About Mike: I was the original writer on this web site, actually its only writer for the first 15 months of existence. Although I am grateful for the excellent contributions of my fellow writers here, I have no plans of stepping back into strictly an editorial role. I started this thing in the first place because I love to write and I love the Mets, and blogging here keeps me somewhat sane. If you haven't had enough already, more bio info can be found here.

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Comments (5)

Right on, Mike. Preach on brother!

mike, as one who is known to rant on this blog from time to time about the wilpons, excellent rant.i'll make my remarks short today, the wilpons are a bunch of losers, they gave a 4 year extension to a gm for no good reason, who has never won a championship and they gave 36 mill to an immature pitcher who is 55-60 lifetime and led the majors in walks.on nbc last nite on the len berman report, there was daddy fred waxing poetic about the rotunda in citifield.i'm sure the rotunda will be a nice part of the new ballpark for the fans to walk through but in the final analysis, i'd like to see the mets win another world series before i pass on to the the next world ..that's what me and most met fans dream about, not a rotunda channeling up ebbets field ..one week to mets/redsox.let's go mets!!!

I generally agree with your comments, Mike, but I'd have to say that the Mets would have to fight against Selig not as an individual team, but build a coalition of other teams that side with them in this debate. That's the problem baseball faces in dealing with their commissioner. I'll also be fair: some of the problems with the WBC are that it's a new concept that they're clearly still working out the kinks to. And some of the blame needs to fall on Ollie's shoulders. He's a big boy- and he should get some work in no matter what. At least Warthen's addressing it, and making it a case for the Mets to follow in the future. Hopefully they'll learn from this lesson.

Gary, I must say you're a bit off base with some stuff. I understand you're concerned about Ollie; I would be as well. However, early off in his career, after his first season with the Pirates, he was......a Pirate. His record is inflated/deflated by that fact. Put Maholm or Gorzelanny on any other team and watch them not suck. And while Ollie is a walk-a-thon at times, he's also a strikeout machine at times. So was Nolan Ryan. Judge him by his end results, rather than only his negatives. He's gotten 2 winning seasons with the Mets and also a successful playoff run with them. And he's only 27. And as for his contract, see the Scott Boras playbook for more information on that.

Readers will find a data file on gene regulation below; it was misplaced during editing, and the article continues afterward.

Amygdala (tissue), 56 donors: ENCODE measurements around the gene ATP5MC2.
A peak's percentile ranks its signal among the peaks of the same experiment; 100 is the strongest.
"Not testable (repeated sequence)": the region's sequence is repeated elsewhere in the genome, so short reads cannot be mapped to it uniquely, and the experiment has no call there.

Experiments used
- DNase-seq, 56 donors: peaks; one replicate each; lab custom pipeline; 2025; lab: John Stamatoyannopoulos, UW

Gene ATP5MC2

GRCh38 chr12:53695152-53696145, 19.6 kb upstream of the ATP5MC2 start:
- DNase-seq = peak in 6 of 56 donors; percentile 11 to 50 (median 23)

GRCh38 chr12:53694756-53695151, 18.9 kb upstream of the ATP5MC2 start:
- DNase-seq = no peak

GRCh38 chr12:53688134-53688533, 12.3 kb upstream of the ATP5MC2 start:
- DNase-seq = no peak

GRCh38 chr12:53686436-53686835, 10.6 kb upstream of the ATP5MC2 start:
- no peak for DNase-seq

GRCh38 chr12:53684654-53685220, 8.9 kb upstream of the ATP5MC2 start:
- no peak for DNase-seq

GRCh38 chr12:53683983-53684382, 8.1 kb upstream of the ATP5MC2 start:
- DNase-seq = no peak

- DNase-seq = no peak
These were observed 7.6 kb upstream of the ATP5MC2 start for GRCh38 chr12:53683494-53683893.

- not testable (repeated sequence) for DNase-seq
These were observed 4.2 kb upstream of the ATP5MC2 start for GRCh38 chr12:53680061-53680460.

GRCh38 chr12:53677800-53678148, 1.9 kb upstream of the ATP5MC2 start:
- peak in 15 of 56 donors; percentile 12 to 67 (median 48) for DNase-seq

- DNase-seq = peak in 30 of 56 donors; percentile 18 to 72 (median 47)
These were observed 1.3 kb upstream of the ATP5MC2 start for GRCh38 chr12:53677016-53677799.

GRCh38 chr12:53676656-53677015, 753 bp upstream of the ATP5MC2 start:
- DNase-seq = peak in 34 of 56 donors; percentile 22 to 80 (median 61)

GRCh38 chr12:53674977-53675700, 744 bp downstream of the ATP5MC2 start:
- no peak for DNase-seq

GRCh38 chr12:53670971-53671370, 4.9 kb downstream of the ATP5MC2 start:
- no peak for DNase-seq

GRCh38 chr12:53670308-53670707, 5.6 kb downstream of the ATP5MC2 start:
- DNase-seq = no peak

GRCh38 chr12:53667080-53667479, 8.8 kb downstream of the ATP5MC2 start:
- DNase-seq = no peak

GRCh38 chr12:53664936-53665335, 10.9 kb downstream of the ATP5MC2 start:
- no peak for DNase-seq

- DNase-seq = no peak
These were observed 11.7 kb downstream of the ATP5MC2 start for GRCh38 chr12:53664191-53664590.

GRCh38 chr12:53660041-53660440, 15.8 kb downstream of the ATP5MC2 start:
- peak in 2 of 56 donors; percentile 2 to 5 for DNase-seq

And as for Minaya- every season the Mets have winning seasons under him. He's made the Mets a profitable franchise, in which bad breaks have hurt them. Don't get me wrong, Minaya has faults, but he also has really good baseball instincts. For every bad move he's done- Alou, Willie Randloph's 2008, Luis Castillo, letting Oliver go- he's had equally good moves, like signing Beltran, Delgado, Wagner, KRod, and trading for Johan, Church, and Putz. He kept believing in Pelfrey, and traded high on Milledge. He brought in Evans, Murphy, Parnell, and Niese.

And also, who would replace him? Steve Phillips?

I am going to be hated right now but i really don't mind, first to those that don't like the WBC have no idea out it means to represent your country you only think about the season so i guess u really don't like your country, thats to bad and shameful, i have to agree that the timing for this event is wrong, but one thing that i did notice was that all the players that played in winter ball had no problem with the shape they were in, and if u notice japan had been practicing since january so im not surprise that they won, and they had major league players in the roster, to many teams baby there players too much, so i like the WBC so what hate me now,

Now lets focus on one on the mets, how come nobody is proud to say that the mets have so many good players from many different countries, that do have a feel for "patritism" and do want to represent there country in the best way posible. its a shame that u only think of your local teams a oppose to your country, that is very selfish.

So my solution to getting the players ready for the classic is have the players play winter ball before participating, why did none of the latin players get injured is and so many from team usa is that american players are lazy once the season ends, most latin players go home to continue playing and staying in shape they rest for a few weeks a play during the winter ball playoffs.

So hate if you want but the WBC is good for baseball now the world has caught up to america and u guys hate it,

look what happen in basketball the world caught up it so now u take more serious when the olimpics come around,

dominicans got beat by the netherlands a baseball powers house so when the next classic comes around they will take more personally, and u think the puerto ricans are happy that our david wright took them out than u r wrong,

I love the mets but that is only local love, love my country more then just NY, think of the bigger pictures MORANS

Lets go METS .....can't wait for the next WBC

Alfonso - I don't hate you. I didn't accuse you of being shameful. I can love my country and not get all worked up about the WBC. I don't try to force my ideas of patriotism on you, and would appreciate if you would give me that in return. If I was to do what you did and questioned patriotism, I would wonder how you could live in and make your living in NY and not think of America as your country at all. So go ahead and call other people names, I have no respect for you or your opinion.